19. MJ said...

    if you go back and look at the pitch f/x you’ll see the ump ‘missed’ about 13 strikes for burnett alone(should of been called balls).  burnett just kept going back to the well.  he’s was on his A game.  the help from the ump just made him that much better.

    AJ benefited more from the lower strikes than Pedro, but they both were getting the calls on the outside part of the plate.  AJ just went there far more than Pedro did but it looks relatively consistent on both sides.

  20. Mark S. said...

    Re: Burnett and the strike zone.  Yes, Burnett got major help from home plate umpire Jeff nelson.  So did Pedro.  According to that Pitch FX data, the most egregious call of the night was a called strike to Cano that Pedro threw about 16 inches off the plate to the left side (from the Umpire’s perspective).  Nelson was totally giving away that side of the plate to whoever wanted to throw there, and it seemed every pitcher in the game knew it. 

    Re: Howard and the non-double play.  Even Howard basically admitted he short-hopped it.  Howard’s quote after the game: “Did I catch it?  well, he called him out.”

    ALSO, on the Chase Utley double play:  Victorino was way, way out of the basepath trying to break up the throw at second, and should have been called for interference anyway.  The only one I heard bring this up was Buck Showalter on the ESPN postgame.  But if you look at the replay, Victorino is nowhere near the vicinity of the bag (the rule states you have to be able to touch the bag when sliding, or else it’s interference), so the Phils did not get ripped on a call there.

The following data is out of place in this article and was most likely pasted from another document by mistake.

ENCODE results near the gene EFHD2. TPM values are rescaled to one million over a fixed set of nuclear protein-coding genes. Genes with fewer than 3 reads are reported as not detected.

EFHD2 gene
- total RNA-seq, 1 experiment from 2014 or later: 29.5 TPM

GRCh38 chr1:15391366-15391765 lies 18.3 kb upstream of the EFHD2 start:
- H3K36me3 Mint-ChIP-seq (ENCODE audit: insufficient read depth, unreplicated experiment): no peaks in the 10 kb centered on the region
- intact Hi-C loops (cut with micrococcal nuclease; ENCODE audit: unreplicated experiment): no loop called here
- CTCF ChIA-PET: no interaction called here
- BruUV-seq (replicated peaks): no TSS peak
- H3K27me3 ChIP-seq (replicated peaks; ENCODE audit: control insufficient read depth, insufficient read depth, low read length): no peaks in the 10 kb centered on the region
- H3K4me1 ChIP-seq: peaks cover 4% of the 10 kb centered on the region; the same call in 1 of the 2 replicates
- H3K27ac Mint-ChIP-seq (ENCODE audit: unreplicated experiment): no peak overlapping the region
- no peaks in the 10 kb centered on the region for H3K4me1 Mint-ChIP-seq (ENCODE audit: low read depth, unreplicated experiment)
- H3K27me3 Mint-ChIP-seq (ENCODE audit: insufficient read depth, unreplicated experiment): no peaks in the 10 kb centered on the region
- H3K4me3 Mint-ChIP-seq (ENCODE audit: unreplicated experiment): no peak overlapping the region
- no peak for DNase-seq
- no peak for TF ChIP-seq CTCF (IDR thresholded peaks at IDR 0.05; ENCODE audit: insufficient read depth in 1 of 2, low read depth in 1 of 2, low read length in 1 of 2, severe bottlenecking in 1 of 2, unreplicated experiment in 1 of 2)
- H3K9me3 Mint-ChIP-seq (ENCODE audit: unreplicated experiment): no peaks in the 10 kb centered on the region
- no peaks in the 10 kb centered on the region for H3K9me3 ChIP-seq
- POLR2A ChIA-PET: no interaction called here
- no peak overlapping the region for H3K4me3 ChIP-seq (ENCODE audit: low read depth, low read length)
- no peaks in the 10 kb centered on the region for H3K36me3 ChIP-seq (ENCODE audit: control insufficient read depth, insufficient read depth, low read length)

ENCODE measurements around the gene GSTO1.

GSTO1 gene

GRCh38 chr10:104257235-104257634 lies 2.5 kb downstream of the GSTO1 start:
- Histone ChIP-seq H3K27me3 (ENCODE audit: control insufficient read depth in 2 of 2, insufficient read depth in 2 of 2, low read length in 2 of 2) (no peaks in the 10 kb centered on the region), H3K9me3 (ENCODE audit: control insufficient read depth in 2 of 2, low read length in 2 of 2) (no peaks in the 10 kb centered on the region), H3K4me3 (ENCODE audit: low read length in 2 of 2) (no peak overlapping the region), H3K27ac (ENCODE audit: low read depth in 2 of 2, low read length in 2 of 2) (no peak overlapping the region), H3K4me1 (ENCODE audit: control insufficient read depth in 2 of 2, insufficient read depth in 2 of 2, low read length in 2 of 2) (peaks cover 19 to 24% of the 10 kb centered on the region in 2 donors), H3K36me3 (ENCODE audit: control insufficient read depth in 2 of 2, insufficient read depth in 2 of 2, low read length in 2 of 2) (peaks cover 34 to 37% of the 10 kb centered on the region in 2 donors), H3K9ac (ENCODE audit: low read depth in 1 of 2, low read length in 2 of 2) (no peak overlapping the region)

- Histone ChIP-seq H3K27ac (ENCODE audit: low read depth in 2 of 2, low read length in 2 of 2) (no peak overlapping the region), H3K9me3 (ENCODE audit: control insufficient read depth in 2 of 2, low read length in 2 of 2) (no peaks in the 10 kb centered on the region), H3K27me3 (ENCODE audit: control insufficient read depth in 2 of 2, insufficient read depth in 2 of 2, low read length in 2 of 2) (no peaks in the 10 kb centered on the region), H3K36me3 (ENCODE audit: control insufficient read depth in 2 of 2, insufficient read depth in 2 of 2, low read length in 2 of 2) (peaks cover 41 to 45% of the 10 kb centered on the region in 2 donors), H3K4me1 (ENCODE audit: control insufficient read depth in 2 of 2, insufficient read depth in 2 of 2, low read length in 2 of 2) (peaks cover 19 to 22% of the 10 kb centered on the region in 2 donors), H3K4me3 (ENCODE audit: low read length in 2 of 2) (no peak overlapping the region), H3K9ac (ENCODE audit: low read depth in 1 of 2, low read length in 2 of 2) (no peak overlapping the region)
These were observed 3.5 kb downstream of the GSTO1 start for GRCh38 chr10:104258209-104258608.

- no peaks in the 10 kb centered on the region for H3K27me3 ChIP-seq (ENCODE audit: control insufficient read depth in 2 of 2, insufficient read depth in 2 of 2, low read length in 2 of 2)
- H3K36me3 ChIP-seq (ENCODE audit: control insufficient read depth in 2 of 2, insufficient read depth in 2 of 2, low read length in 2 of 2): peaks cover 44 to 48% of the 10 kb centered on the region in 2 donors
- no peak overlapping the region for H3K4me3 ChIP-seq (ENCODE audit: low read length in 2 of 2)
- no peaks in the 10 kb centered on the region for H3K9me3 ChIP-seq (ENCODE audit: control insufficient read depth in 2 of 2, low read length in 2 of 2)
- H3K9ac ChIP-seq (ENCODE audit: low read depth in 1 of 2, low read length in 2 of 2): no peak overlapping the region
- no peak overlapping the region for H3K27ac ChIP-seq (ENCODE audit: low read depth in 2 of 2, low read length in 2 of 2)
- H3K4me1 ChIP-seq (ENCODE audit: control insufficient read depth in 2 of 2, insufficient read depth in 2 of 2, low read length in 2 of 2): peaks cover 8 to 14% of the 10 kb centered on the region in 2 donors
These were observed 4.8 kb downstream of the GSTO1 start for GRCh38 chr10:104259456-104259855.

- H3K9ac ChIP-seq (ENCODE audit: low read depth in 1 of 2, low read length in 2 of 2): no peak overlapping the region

Finally: The lack of umpire accountability is disgraceful.  Crew chief Jerry Davis said after the game that replay confirmed they made the right call on the Howard non-DP.  Um, no Jerry.  Replay confirmed you made the wrong call.  Howard throwing to second after he knew it was short hopped (instead of stepping on the bag) confirmed you made the wrong call.  Howard’s quote after the game confirmed you made the wrong call.  YOU MADE THE WRONG CALL.  The very least you can do is man up about it.

  21. Funzo said...

    RE: Jeter bunting

    Yeesh, so he did…urghh…struggling…to blame Jeter…can’t seem to…badmouth…Captain Handsome…

    Aha! Maybe he’s just *saying* it was his decision now to protect his manager. So selfless, that Jetes.

    OR…maybe it was A-Rod that called for the bunt. Yeah, that’s the ticket. Screw that guy!

  22. Mode:Theif and Lair said...

    On the Howard double play.  Those of you who said the fact that he threw the ball to second showed he didn’t catch the ball, I think,  are wrong.

    I was taught that you don’t assume the ump is going to call it an out, so you need to play it like you didn’t.

    This way, if the umpire doesn’t call it out on the fly you still can get the double play the way Howard tried to do it.